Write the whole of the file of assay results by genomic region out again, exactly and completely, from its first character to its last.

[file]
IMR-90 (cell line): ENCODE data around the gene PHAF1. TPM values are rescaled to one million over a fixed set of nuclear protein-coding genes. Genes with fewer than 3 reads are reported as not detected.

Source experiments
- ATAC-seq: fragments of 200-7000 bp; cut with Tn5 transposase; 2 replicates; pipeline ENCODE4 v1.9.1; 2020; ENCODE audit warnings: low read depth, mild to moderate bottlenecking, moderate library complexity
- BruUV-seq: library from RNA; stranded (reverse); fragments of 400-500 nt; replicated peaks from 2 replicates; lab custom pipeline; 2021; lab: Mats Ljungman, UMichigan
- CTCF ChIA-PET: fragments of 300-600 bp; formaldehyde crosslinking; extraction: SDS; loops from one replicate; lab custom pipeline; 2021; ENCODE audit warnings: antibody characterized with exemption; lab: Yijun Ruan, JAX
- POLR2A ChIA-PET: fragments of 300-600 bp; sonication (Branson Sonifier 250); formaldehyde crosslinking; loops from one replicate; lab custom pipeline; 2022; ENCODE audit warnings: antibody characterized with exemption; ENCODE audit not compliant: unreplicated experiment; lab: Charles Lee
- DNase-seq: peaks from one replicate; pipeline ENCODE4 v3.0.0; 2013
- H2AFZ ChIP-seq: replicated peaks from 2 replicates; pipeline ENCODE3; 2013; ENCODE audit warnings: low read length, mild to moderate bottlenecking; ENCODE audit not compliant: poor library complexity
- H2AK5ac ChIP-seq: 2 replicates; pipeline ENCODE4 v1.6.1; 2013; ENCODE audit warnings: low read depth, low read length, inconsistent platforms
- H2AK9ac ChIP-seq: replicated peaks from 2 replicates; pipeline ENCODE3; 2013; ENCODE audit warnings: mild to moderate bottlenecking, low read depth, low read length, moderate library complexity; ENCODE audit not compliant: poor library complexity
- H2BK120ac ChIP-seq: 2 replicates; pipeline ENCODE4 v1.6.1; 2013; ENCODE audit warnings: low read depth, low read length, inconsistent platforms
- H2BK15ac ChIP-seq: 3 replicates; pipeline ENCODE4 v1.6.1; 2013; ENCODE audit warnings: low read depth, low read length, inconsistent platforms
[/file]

IMR-90 (cell line): ENCODE data around the gene PHAF1. TPM values are rescaled to one million over a fixed set of nuclear protein-coding genes. Genes with fewer than 3 reads are reported as not detected.

Source experiments
- ATAC-seq: fragments of 200-7000 bp; cut with Tn5 transposase; 2 replicates; pipeline ENCODE4 v1.9.1; 2020; ENCODE audit warnings: low read depth, mild to moderate bottlenecking, moderate library complexity
- BruUV-seq: library from RNA; stranded (reverse); fragments of 400-500 nt; replicated peaks from 2 replicates; lab custom pipeline; 2021; lab: Mats Ljungman, UMichigan
- CTCF ChIA-PET: fragments of 300-600 bp; formaldehyde crosslinking; extraction: SDS; loops from one replicate; lab custom pipeline; 2021; ENCODE audit warnings: antibody characterized with exemption; lab: Yijun Ruan, JAX
- POLR2A ChIA-PET: fragments of 300-600 bp; sonication (Branson Sonifier 250); formaldehyde crosslinking; loops from one replicate; lab custom pipeline; 2022; ENCODE audit warnings: antibody characterized with exemption; ENCODE audit not compliant: unreplicated experiment; lab: Charles Lee
- DNase-seq: peaks from one replicate; pipeline ENCODE4 v3.0.0; 2013
- H2AFZ ChIP-seq: replicated peaks from 2 replicates; pipeline ENCODE3; 2013; ENCODE audit warnings: low read length, mild to moderate bottlenecking; ENCODE audit not compliant: poor library complexity
- H2AK5ac ChIP-seq: 2 replicates; pipeline ENCODE4 v1.6.1; 2013; ENCODE audit warnings: low read depth, low read length, inconsistent platforms
- H2AK9ac ChIP-seq: replicated peaks from 2 replicates; pipeline ENCODE3; 2013; ENCODE audit warnings: mild to moderate bottlenecking, low read depth, low read length, moderate library complexity; ENCODE audit not compliant: poor library complexity
- H2BK120ac ChIP-seq: 2 replicates; pipeline ENCODE4 v1.6.1; 2013; ENCODE audit warnings: low read depth, low read length, inconsistent platforms
- H2BK15ac ChIP-seq: 3 replicates; pipeline ENCODE4 v1.6.1; 2013; ENCODE audit warnings: low read depth, low read length, inconsistent platforms